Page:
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SNMP Traps As Event Reports

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RFC MIBs

The first thing you should look for in the MIB is what RFC MIBs are required to support this device. The necessary RFCs will be called out in the IMPORTS line at the beginning of the MIB.

Traps: Event Reports

For telemetry purposes, the MIB elements you're most interested in are what Traps the device can send. Traps are often described as alarms, but it's better to think of them as event reports.

When a Trap is called out in the MIB, it means that the device is configured to generate a report whenever the element listed changes state. This doesn't mean that the event is necessarily important. Many Traps are merely status messages.

In SNMP v1 MIBs, Traps are always designated with the text label TRAP-TYPE. Here's an example from the MIB for the DPS Telecom NetGuardian RTU:

dpsRTUp8005Set TRAP-TYPE
      ENTERPRISE dpsRTU
      VARIABLES { sysDescr, sysLocation, dpsRTUDateTime,
dpsRTUAPort, dpsRTUCAddress, dpsRTUADisplay, dpsRTUAPoint, dpsRTUAPntDesc, dpsRTUAState }
      DESCRIPTION "Generated when discrete point 5 is set."
      ::= 8005

Fortunately, you can ignore a lot of this gobbledygook. Here are the elements that you're interested in:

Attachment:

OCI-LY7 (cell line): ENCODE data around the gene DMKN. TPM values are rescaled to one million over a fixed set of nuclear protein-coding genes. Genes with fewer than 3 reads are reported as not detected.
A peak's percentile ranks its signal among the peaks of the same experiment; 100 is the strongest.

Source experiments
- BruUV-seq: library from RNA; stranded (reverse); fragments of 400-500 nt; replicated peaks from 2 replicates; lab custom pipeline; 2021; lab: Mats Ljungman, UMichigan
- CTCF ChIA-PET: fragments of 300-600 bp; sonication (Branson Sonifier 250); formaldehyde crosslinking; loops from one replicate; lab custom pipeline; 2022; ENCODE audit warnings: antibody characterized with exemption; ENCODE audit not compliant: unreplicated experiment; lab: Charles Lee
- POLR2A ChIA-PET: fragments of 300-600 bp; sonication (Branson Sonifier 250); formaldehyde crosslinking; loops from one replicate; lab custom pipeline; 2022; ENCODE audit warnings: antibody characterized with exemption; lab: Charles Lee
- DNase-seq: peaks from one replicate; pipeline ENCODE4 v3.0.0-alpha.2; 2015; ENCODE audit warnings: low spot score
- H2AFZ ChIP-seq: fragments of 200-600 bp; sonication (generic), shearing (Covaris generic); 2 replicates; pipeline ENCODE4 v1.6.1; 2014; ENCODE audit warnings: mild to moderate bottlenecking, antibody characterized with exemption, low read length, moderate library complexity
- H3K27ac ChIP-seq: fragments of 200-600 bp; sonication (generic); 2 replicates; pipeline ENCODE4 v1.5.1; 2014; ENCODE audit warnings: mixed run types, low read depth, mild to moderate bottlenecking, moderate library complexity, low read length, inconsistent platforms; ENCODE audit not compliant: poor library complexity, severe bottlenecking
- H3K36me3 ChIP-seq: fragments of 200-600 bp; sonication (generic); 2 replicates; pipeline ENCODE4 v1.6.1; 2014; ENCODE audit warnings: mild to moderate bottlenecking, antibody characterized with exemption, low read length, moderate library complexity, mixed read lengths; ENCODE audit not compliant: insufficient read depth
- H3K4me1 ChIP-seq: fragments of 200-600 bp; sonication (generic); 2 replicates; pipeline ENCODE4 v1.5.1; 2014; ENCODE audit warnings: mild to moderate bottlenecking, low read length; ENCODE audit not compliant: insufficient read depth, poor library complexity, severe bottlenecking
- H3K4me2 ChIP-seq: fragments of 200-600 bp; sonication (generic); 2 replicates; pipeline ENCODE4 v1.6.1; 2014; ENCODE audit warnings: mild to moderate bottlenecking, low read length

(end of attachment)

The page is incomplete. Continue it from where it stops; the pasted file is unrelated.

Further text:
TRAP-TYPE: This tells you it's a Trap.

DESCRIPTION: This is a human-readable description of the Trap. It should give you a good basic indication of what the Trap signifies.

VARIABLES: This tells you actual information will be included in the Trap. When an actual Trap is sent, each of these variables will be paired with a numerical value that indicates its current state. A variable-and-value pair is called a variable binding.

The variables look pretty cryptic, but it's easy to find out what they mean. Each variable is a text label for an OID defined elsewhere in the MIB. You can do a Ctrl-F search for any variable term and find its definition. For example, "dpsRTUAPort" is defined in the DPS MIB like this:

dpsRTUAPort OBJECT-TYPE
      SYNTAX INTEGER
      ACCESS read-only
      STATUS mandatory
      DESCRIPTION "RTU port number."
      ::= {dpsRTUAlarmEntry 1}

Trap variables are your best guide to what alarms you'll get from an SNMP device. Depending on the device, the variables can be highly detailed or they can be vague summary alarms.

Next Page:Object-Types: Data you can read and sometimes write
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